On Legitimacy Feedback Mechanisms in Agent-Based Modeling of Civil Violence
; Coelho, H.
International Journal of Intelligent Systems Vol. 31, Nº 2, pp. 107 - 127, February, 2016.
ISSN (print): 1098-111X
ISSN (online): 0884-8173
Journal Impact Factor: 1,886 (in )
Digital Object Identifier: 10.1002/int.21747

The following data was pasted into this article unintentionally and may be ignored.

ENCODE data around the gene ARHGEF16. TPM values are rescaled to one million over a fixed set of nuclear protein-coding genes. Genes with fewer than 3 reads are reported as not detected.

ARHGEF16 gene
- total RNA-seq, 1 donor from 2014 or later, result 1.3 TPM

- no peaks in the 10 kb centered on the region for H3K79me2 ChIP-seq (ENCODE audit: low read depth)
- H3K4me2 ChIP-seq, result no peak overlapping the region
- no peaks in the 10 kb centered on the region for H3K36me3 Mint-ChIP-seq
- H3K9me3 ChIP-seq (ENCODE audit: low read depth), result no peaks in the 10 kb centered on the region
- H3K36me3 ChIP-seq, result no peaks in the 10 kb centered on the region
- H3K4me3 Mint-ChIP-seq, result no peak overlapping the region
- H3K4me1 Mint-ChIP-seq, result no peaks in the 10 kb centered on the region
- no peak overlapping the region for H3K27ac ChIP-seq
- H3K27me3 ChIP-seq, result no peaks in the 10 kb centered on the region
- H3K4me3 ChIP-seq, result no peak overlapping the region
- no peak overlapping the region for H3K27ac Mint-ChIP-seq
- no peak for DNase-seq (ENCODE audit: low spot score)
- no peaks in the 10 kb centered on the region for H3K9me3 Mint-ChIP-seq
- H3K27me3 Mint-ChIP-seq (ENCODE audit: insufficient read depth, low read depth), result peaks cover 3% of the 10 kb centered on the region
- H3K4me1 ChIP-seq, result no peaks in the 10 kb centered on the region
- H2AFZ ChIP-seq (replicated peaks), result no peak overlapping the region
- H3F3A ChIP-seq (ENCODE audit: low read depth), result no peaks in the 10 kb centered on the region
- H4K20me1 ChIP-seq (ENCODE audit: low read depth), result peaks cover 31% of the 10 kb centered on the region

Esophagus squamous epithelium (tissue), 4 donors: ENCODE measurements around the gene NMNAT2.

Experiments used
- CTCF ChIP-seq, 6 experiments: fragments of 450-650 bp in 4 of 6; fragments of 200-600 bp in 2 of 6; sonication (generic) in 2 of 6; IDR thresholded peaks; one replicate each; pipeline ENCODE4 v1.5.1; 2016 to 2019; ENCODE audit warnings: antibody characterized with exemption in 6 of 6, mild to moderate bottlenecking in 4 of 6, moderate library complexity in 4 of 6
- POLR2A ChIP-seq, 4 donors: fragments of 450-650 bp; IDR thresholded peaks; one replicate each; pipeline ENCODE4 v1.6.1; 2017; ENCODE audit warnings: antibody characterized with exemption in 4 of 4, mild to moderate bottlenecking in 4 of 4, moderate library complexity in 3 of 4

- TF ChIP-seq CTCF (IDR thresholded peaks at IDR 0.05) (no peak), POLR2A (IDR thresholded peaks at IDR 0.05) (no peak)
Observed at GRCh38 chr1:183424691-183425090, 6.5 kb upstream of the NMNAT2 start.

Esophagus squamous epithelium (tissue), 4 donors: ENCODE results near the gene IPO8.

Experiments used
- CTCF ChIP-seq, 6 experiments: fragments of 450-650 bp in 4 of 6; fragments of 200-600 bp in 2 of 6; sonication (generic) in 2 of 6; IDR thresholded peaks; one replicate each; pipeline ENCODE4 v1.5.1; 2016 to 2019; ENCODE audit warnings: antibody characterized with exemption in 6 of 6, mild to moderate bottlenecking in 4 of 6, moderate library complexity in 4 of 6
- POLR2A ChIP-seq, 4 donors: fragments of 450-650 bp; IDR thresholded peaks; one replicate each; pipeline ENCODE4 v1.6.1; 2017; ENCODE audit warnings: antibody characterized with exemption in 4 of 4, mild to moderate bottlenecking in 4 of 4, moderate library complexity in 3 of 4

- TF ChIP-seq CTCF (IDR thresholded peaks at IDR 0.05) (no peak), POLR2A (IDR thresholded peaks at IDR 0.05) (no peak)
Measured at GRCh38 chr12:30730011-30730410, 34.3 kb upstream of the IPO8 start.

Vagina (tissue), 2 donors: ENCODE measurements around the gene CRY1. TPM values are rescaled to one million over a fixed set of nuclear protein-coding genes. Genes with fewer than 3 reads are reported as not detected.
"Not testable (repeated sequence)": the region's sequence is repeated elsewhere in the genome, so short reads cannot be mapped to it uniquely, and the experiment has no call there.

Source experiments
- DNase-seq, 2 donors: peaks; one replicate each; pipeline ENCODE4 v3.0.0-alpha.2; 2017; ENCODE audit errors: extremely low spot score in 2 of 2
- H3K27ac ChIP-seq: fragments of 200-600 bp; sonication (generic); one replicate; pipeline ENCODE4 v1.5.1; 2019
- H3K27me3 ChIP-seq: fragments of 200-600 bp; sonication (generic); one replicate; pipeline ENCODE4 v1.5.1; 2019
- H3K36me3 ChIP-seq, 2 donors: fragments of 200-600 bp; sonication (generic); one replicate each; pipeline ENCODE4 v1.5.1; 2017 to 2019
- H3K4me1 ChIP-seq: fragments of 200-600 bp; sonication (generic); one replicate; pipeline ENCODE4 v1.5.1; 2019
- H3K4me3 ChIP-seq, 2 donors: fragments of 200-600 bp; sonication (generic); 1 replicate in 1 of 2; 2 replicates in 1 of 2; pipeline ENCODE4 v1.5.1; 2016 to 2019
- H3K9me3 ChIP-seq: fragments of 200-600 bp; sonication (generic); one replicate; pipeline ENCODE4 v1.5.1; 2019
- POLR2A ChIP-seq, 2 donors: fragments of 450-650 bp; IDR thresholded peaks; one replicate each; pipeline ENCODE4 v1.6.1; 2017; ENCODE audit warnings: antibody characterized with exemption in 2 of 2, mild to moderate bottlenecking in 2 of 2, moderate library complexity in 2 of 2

Epstein's agent-based model (ABM) of civil violence has been very popular and successful due to its formulation soundness, simplicity, and explanatory power. Variants of this model have been proposed for the simulation of different types of social conflict phenomena (worker protest, riots, or urban crime) and for investigating the effect of mechanisms that are not considered in the original model. In a previous work, we introduced imprisonment delay, “news impact,” and legitimacy feedback effects in Epstein's ABM of civil violence. In this paper, we focused specifically on improving the formulation of legitimacy feedback. In the model presented herein, legitimacy varies as a function of subindicators identified in theoretical studies on legitimacy measurement. We considered four different functions for expressing the legitimacy—weighted average, geometric mean, exponentially decaying “system support,” and “justification”—and two different feedback mechanisms: homogeneous (global) perceived legitimacy and heterogeneous (agent-dependent) perceived legitimacy. It was found that, for certain combinations of input parameters, the present model produced solutions with an initial period of calm with small bursts of rebellion, followed by a sudden large-scale rebellion after which intermittent bursts of rebellion occur (as in Epstein's model), where legitimacy drops never returning to the initial level. These results provide an alternative explanation of the mechanisms by which apparently stable authoritarian regimes, when facing an unexpected large-scale uprising, respond with repression and afterward struggle with intermittent bursts of rebellion because they are perceived as illegitimate. The present model can also be used to test theories on the aggregation of legitimacy indicators in a global legitimacy score.